He never married although the local newspaper considered him "well-known" in the Indian Creek Valley.
The federal census enumeration of 1910 shows the 22-year-old bachelor Floyd in the household of Freeman and Roseanna (Porterfield) McMillen in Springfield Township, Fayette County, where he earned a living as a hired man on their farm. In an interesting twist, the McMillens' daughter Ada was married to Floyd's cousin Ulysses "Grant" Firestone of the family of Michael Ansell and Lavina (Nicklow) Firestone.
In May 1916, at the age of 29, Floyd obtained employment as a laborer at the coal mine of George Warrick -- known as Works Coal Co. -- at Rogers Mill, near Normalville, Fayette County. While working on this job, Floyd boarded at the home of Russell Miller.
On June 26, 1916, he was instantly killed "when he was caught by a fall of slate," reported the Connellsville Daily Courier. "Men who were working near the young man heard the fall and rushed to his assistance, but life was extinct when his body was removed shortly afterwards...." An examining surgeon noted that he had suffered internal injuries.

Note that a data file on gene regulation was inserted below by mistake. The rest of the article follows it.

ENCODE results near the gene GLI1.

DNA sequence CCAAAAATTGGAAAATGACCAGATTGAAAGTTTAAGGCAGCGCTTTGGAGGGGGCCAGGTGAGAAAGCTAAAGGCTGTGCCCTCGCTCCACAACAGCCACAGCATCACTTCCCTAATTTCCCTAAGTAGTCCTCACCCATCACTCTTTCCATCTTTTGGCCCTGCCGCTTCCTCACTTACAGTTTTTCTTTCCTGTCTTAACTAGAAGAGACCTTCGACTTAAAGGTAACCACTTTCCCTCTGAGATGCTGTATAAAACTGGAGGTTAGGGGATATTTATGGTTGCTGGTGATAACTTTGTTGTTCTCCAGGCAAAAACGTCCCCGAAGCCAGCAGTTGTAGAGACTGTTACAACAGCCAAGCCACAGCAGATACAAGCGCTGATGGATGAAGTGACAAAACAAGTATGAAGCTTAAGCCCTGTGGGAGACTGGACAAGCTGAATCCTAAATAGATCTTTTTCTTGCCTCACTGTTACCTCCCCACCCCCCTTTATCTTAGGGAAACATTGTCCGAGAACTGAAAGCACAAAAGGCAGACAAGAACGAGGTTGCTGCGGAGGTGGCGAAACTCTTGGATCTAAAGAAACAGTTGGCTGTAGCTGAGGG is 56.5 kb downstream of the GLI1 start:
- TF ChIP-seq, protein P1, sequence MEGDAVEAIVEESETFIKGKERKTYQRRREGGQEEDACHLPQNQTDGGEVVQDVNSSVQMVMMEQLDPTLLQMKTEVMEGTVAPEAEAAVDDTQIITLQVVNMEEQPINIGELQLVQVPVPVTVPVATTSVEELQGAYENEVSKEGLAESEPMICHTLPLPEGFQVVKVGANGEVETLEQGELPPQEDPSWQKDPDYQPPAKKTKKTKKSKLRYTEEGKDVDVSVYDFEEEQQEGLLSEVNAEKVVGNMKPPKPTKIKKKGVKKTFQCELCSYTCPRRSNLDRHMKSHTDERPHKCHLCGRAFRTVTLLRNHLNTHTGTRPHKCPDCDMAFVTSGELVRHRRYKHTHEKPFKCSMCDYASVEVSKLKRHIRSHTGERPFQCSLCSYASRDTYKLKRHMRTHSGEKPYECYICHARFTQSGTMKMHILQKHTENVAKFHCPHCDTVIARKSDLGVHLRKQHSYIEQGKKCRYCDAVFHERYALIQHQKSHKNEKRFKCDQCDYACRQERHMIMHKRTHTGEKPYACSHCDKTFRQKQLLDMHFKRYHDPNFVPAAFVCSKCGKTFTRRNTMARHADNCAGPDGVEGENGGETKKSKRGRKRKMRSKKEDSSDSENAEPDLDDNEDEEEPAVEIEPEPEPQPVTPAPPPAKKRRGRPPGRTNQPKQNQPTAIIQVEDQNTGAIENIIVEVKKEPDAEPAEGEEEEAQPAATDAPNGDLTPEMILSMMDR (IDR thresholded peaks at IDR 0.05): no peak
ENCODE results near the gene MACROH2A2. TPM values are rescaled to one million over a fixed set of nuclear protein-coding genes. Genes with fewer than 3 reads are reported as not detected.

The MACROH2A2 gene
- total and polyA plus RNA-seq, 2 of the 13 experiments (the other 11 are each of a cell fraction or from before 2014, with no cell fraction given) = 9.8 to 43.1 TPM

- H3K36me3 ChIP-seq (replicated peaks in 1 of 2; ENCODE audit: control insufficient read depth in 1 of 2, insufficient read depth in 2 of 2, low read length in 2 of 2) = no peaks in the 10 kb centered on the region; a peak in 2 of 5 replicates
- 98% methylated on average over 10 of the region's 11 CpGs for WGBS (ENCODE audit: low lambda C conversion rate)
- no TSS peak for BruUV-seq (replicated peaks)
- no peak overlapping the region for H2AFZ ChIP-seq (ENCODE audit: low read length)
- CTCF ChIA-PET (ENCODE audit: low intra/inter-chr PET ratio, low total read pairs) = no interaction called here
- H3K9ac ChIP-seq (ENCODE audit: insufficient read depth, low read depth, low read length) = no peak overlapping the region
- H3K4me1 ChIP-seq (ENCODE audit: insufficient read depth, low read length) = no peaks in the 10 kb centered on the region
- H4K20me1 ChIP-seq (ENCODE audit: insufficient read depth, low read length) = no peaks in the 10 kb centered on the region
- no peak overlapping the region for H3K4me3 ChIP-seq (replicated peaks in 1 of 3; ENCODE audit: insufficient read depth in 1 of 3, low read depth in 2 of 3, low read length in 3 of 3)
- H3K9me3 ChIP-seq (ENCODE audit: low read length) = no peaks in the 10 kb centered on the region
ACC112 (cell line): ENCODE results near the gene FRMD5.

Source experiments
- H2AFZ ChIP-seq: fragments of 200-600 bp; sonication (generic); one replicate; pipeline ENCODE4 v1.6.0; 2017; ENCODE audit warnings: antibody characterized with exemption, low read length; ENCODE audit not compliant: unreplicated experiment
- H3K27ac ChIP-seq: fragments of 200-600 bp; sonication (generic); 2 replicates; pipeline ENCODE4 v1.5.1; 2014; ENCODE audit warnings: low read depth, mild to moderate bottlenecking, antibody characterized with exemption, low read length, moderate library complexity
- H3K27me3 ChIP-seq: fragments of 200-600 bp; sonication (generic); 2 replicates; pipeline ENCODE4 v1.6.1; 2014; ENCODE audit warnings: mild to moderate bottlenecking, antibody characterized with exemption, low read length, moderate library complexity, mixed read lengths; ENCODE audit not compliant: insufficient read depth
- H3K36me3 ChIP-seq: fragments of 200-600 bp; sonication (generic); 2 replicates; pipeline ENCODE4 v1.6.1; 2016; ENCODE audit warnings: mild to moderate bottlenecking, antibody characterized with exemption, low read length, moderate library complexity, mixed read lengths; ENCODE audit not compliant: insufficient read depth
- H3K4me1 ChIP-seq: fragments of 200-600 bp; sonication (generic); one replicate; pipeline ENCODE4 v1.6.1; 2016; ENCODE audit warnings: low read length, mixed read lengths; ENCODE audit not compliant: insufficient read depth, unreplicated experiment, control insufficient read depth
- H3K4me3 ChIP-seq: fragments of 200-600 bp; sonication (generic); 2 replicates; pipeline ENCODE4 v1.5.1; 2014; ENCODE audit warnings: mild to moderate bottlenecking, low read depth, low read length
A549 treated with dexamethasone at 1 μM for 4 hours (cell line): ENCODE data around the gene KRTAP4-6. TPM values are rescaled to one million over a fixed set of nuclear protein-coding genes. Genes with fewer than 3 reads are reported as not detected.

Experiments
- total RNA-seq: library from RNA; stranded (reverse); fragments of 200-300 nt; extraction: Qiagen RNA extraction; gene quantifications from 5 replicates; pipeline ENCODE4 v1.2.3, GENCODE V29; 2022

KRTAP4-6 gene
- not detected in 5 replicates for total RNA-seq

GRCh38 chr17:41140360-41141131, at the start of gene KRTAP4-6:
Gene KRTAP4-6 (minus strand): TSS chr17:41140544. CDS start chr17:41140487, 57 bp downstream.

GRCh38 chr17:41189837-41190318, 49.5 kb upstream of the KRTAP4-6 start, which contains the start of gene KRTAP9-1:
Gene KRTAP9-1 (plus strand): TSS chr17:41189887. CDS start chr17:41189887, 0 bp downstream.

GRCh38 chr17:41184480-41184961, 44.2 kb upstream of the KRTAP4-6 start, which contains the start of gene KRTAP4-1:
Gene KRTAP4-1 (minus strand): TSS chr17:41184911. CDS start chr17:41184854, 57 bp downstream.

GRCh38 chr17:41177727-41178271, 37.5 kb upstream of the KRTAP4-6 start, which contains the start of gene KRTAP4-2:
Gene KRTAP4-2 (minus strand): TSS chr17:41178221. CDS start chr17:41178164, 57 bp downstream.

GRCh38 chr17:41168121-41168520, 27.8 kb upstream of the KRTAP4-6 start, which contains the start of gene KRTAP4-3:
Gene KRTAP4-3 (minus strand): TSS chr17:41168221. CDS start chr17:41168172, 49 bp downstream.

An inventory of Floyd possessions shows that he had a watch, gun, suit of clothes, suitcase and trinkets, raincoat, set of shirts, lot of clothing, and two pairs of shoes. His back wages due from the Warrick Co. totalled $40.
Floyd's broken remains were laid to rest at the Maple Summit Cemetery, near the final resting places of his baby sister Leah and grandparents, Charles and Adaline (Harbaugh) Minerd.
Hazel McMillan, who had known Floyd many years, dating back to when he had boarded with her parents, provided vital details for his official Pennsylvania death certificate. It's possible they were sweethearts.
For many years afterward, on 10-year intervals of the anniversary of his tragic death, short news items were published in the Daily Courier's "Out of the Past" column.
Copyright © 2000, 2006, 2014, 2017, 2021 Mark A. Miner